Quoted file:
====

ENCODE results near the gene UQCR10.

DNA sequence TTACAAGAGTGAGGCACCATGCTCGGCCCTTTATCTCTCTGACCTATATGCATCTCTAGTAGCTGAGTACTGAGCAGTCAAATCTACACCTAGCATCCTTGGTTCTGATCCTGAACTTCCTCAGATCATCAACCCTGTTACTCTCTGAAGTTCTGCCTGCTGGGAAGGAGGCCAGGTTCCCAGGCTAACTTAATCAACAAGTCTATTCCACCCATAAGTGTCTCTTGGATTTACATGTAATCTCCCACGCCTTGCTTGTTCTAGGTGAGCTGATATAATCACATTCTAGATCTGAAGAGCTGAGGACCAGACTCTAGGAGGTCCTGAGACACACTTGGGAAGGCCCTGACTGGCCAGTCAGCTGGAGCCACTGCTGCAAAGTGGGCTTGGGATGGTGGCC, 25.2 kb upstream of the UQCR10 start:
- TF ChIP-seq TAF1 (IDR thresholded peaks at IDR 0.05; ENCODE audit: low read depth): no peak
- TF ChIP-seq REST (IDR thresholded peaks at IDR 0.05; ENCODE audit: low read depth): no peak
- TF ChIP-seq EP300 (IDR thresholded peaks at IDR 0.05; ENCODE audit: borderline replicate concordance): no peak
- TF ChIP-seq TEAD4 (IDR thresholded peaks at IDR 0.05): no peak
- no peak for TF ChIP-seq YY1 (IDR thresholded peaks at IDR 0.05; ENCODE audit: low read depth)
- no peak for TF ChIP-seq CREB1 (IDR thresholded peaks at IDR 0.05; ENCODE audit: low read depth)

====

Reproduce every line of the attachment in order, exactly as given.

ENCODE results near the gene UQCR10.

DNA sequence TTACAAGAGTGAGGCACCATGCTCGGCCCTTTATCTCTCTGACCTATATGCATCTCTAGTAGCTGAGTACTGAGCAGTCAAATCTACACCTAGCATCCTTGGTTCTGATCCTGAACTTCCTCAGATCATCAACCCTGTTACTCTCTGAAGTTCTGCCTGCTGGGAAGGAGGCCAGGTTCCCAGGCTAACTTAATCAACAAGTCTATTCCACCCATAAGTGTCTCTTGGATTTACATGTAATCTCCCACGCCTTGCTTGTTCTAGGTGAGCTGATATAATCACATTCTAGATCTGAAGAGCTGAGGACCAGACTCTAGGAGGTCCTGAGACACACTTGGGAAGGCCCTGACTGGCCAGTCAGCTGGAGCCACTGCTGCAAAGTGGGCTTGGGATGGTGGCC, 25.2 kb upstream of the UQCR10 start:
- TF ChIP-seq TAF1 (IDR thresholded peaks at IDR 0.05; ENCODE audit: low read depth): no peak
- TF ChIP-seq REST (IDR thresholded peaks at IDR 0.05; ENCODE audit: low read depth): no peak
- TF ChIP-seq EP300 (IDR thresholded peaks at IDR 0.05; ENCODE audit: borderline replicate concordance): no peak
- TF ChIP-seq TEAD4 (IDR thresholded peaks at IDR 0.05): no peak
- no peak for TF ChIP-seq YY1 (IDR thresholded peaks at IDR 0.05; ENCODE audit: low read depth)
- no peak for TF ChIP-seq CREB1 (IDR thresholded peaks at IDR 0.05; ENCODE audit: low read depth)